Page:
Well, for me the answer to the question asked in the title is clear, I believe that the short term should always be sacrificed for long term benefits. Sometimes, though, businessmen think more about what they can do today that will benefit the coming days, rather than what would be helpful for the company a year or 5 years down the road. This is, in my opinion, quite short sighted.
I got thinking about this because of John’s excellent article about Customer Service in the Philippines, and also Tina’s comment on that post, saying that it was a training problem that caused some of these Customer Service problems to kick in. I couldn’t agree with John or Tina more. They are both right on target. But, for many of our readers, I believe it is possible that they don’t know why this happens the way it does in the Philippines.
When it comes to jobs like store clerks and such, did you know that the employees in those types of jobs are almost exclusively hired on a 6 month (or less) contract? The reason for this is because under Philippine labor laws, any employee who works 6 months or less is not considered a “regular” employee. If you get a job where you are classified as a regular employee a lot of extra benefits kick in. For regular employees, the employer must provide health insurance (PhilHealth), SSS (Social Security System), Pag-Ibig (a housing benefit) and other such benefits. Basically, I guess that it adds probably at least 50% to the normal cost of a salary.
So, the employer has a choice, he can hire people who will work for 6 months or less, and pay them a daily salary, or he can hire them on as a regular employee and pay them the daily salary plus additional benefits that will increase his out of pocket costs by about another 50%. For most employers here, the choice is clear. It’s 6 months maximum term of employment.
Now, let me be clear, I am talking about jobs at the supermarket, flipping burgers, that kind of thing. When it comes to highly skilled people like engineers, managers and such, those people are generally hired for the longer term.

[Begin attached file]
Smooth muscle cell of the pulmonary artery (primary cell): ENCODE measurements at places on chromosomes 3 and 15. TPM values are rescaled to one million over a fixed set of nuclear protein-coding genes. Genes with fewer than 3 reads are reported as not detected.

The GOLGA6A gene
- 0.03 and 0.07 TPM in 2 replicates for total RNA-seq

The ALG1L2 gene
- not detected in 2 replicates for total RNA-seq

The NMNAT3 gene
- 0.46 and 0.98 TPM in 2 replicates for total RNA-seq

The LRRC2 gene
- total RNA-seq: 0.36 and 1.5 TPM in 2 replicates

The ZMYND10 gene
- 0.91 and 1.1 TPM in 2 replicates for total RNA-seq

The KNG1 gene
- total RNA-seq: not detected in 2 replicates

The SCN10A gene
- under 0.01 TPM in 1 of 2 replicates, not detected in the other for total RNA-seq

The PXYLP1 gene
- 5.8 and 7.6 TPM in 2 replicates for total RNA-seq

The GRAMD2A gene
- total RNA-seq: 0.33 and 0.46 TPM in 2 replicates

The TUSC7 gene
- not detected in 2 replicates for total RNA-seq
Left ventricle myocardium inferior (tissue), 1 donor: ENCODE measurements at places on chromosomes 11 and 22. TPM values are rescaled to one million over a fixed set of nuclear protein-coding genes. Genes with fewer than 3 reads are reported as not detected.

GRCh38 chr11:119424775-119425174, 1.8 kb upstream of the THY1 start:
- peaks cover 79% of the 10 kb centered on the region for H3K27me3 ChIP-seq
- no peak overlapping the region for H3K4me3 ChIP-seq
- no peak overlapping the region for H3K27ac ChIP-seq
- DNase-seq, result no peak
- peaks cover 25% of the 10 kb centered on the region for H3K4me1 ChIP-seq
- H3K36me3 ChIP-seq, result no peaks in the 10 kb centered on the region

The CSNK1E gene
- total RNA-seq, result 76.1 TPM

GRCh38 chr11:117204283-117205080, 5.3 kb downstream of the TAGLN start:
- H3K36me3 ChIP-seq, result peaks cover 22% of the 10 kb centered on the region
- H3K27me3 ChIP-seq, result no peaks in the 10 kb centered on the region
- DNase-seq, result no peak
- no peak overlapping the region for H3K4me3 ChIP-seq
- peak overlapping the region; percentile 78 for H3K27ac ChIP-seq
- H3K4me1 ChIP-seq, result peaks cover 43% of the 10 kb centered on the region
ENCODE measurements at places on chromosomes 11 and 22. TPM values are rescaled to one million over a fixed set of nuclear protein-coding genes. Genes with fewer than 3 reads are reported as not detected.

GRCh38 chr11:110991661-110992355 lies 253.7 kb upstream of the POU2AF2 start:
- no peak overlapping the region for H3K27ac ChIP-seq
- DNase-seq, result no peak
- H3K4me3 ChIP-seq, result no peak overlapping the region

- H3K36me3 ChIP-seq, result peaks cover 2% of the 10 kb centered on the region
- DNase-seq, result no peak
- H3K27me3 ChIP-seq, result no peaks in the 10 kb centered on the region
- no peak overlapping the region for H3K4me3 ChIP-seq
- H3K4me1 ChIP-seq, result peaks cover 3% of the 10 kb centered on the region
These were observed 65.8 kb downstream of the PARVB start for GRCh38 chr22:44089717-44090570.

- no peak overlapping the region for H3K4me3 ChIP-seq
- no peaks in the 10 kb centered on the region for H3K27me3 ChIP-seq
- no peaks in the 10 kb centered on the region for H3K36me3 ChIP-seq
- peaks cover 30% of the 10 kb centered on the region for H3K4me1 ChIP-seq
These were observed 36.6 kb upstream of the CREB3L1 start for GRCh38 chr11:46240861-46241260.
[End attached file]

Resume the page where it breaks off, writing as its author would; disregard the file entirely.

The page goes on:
So, as John said in his article, customer service here is indeed poor. As Tina said in her comment, it is largely due to a lack of training. The people working in the stores genuinely want to help you, but often times they simply don’t know what to do, or how to help you. Why doesn’t management train these people to do it right? Well, think about it. To really train somebody well, it could take 3 or 4 months. I am not talking about 3 or 4 months of doing nothing but training, but basically training while they are on the job. There are so many different situations that would need to be taught to the employee that several months would be required before they would really be a good practitioner of customer service. Well, if it took 4 months, and the person was only going to be working for 6 months, I guess the management figures that it is a waste of time. That, in my opinion is short term thinking.
So, what would be a good solution for this? Well, I think I have one. Firstly, for an employer who wants a well trained staff – forget about the 6 month contract. Hire these people on as regular, permanent employees. This way, they can gain years of experience, good training, and offer assistance to the customers. I know that I prefer to shop at places where I am treated well, and assisted in a way that I like. What about the additional costs to the employer? Pay them! For one thing, if the employer wants to stay within his budget, simply go with a smaller staff. There are way too many people working in the stores now anyway. There are lots of employees, but none of them know how to really offer customer service! Cut the staff a little bit, train those who are remaining, and watch the customers flock in.
In a lot of cases, the stores here are full of people who don’t even know about the products they are selling! They don’t know if their store carries certain items or not, because they have not been around long enough to know.
I believe that making a move to permanent employment would serve a two-fold benefit in the Philippines. First, and most obviously, it will provide for better customer service in the stores. More importantly, I believe it would lead to a more stable society in this country, a place where earnings could increase a bit and people will be happier. Imagine always knowing that your job is almost over and you will be looking for another job soon. Providing a better sense of stability, and a better wage for the workers can only have a positive effect on society in general.
What do you think?